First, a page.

‘It sucks’: Giddey processes award snub, turns focus to next NBA season

Josh Giddey admits it was disappointing not to get a vote in the NBA’s rookie of the year award, but he doesn’t want to harp on voting.

Even so, a few days after a global panel of 100 sports writers and broadcasters voted on the NBA’s rookie of the year award on a 5-3-1 basis, Giddey is still processing how he didn’t get a single vote.

Josh Giddey didn’t get a single vote in the rookie of the year award.Credit:Getty Images

Toronto’s Scottie Barnes (378 votes) and runner-up, Cleveland’s Evan Mobley (363 votes) had great seasons on more successful teams but Giddey became the youngest player in NBA history to post a triple-double and won four rookie of the month awards for the western conference.

His impact on his team in 54 out of 82 games deserved acknowledgment, especially when third-place getter, Detroit’s Cade Cunningham, only played 64 games yet received 154 votes.

“It was disappointing,” Giddey said choosing his words carefully.

“I missed a lot of games, which I understand, it is what it is. But I don’t want to dig too much into it.

“Looking back in five or 10 years, it’s not going to bother me, so it sucks, it is disappointing, but we move on.”

Giddey achieved plenty this season, becoming one of the Oklahoma City Thunder’s most reliable playmakers. He put up some memorable performances against LeBron James and the LA Lakers, an overtime win at New York’s Madison Square Garden and fought through the rookie wall to earn a place in the Rising Stars Challenge at NBA All-Star weekend in Cleveland.

But he developed a problem in his hip which team medical staff were managing until it flared after All-Star weekend.

“It was tough to sit there and watch,” Giddey said.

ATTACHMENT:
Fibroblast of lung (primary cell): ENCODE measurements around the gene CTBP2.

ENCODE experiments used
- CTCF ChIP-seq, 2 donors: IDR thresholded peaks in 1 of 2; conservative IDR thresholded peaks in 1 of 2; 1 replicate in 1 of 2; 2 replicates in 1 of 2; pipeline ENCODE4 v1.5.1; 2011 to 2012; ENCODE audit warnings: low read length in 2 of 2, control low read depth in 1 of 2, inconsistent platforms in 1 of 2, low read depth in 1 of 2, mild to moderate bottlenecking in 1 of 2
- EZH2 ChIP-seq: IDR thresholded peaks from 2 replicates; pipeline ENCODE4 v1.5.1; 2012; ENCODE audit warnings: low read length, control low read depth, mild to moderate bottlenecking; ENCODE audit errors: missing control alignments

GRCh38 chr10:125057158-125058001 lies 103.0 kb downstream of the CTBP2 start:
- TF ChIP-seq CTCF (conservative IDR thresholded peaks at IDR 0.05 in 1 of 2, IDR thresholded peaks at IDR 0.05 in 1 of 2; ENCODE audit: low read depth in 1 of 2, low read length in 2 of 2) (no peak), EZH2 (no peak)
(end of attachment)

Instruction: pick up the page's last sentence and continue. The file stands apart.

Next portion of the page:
“In the end, we ran out of games [to return in] but I’m healthy now and will have a full off-season under my belt and get straight back into next season.

“The NBA season is a long, long season. You can’t understand it until you have experienced it as you play back-to-back games, you get into different cities at 2am or 3am in the morning. It’s a busy schedule.”

Despite how tough it will be, Giddey wants to play all 82 games next season.

“I played 54 games, which is double an NBL season, and I missed a whole NBL season (28 games out due to injury) after that, so it’s a long, long year. And even if you don’t play you still travel and are part of the side,” Giddey said.

“Hopefully I can play all 82 games next season and be able to tell you what that is like.”

Giddey is currently home in Australia and making up for lost time with family and friends, including watching his AFL team, Hawthorn, play Melbourne at the MCG on Saturday.

Then his mind will turn to preparing for a hectic few years to come as his Thunder look to rise up the NBA standings and the Australian Boomers look to improve on the bronze medal in Tokyo with success at the FIBA World Cup in 2023 and the Paris Olympics in 2024.

“I probably won’t do anything [with the Boomers] this off-season,” Giddey said.

“But World Cup is next year, Olympics in 2024 and I’ll definitely be a part of that and hopefully we can win our first ever gold medal.”

Giddey expects to work on his shooting and strength as he knows gains in those areas will make him an even better performer in the NBA.

He knows other young stars will be working hard too and that will help drive him, as will his equally motivated teammates in Oklahoma City.

“This off-season is a big one for me,” Giddey said.

“The jump from year one to year two that you see from some guys can be significant, so I want to get stronger and work on my shot. This is the perfect time to do that and hone in on the things I want to get better at.

“There is no better time to do that than now.”

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